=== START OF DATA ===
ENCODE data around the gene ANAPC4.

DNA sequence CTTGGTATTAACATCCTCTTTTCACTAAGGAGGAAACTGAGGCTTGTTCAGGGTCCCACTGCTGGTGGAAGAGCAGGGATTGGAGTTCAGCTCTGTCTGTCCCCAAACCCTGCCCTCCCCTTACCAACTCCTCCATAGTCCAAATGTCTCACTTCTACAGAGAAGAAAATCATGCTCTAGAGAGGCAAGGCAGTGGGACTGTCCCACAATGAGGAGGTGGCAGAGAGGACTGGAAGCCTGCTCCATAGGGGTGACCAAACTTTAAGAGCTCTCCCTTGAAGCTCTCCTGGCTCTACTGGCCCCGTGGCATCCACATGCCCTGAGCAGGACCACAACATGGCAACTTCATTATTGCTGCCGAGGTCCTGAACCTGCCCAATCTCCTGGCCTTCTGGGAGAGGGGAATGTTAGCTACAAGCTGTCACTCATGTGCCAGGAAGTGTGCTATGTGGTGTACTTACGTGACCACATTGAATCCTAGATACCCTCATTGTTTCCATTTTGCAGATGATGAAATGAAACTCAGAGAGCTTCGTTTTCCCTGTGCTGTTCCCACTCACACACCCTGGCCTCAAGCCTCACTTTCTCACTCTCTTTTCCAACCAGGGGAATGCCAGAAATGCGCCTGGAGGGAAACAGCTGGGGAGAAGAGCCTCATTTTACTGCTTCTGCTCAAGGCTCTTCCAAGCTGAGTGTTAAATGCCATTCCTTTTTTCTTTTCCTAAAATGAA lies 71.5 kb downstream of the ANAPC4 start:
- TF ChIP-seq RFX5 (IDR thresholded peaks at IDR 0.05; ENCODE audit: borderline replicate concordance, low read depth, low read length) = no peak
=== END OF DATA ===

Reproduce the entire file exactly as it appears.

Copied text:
ENCODE data around the gene ANAPC4.

DNA sequence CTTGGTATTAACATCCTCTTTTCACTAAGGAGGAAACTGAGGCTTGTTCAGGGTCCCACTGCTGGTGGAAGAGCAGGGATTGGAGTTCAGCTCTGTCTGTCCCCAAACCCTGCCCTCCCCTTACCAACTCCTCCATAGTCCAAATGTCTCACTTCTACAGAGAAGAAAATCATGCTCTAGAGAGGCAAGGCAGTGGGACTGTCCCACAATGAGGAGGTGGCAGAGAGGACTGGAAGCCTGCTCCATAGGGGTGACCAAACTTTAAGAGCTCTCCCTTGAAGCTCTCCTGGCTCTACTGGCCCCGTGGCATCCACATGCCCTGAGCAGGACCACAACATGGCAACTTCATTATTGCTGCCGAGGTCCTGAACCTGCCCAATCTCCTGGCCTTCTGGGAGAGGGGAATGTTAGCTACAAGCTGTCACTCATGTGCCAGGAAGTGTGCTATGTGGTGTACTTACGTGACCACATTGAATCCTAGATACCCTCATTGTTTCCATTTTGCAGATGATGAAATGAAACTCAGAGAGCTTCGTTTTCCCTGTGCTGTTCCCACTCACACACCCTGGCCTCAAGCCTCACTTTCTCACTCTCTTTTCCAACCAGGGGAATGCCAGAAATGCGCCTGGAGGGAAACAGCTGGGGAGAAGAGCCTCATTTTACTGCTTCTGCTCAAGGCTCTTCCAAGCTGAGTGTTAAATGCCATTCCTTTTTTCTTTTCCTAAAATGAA lies 71.5 kb downstream of the ANAPC4 start:
- TF ChIP-seq RFX5 (IDR thresholded peaks at IDR 0.05; ENCODE audit: borderline replicate concordance, low read depth, low read length) = no peak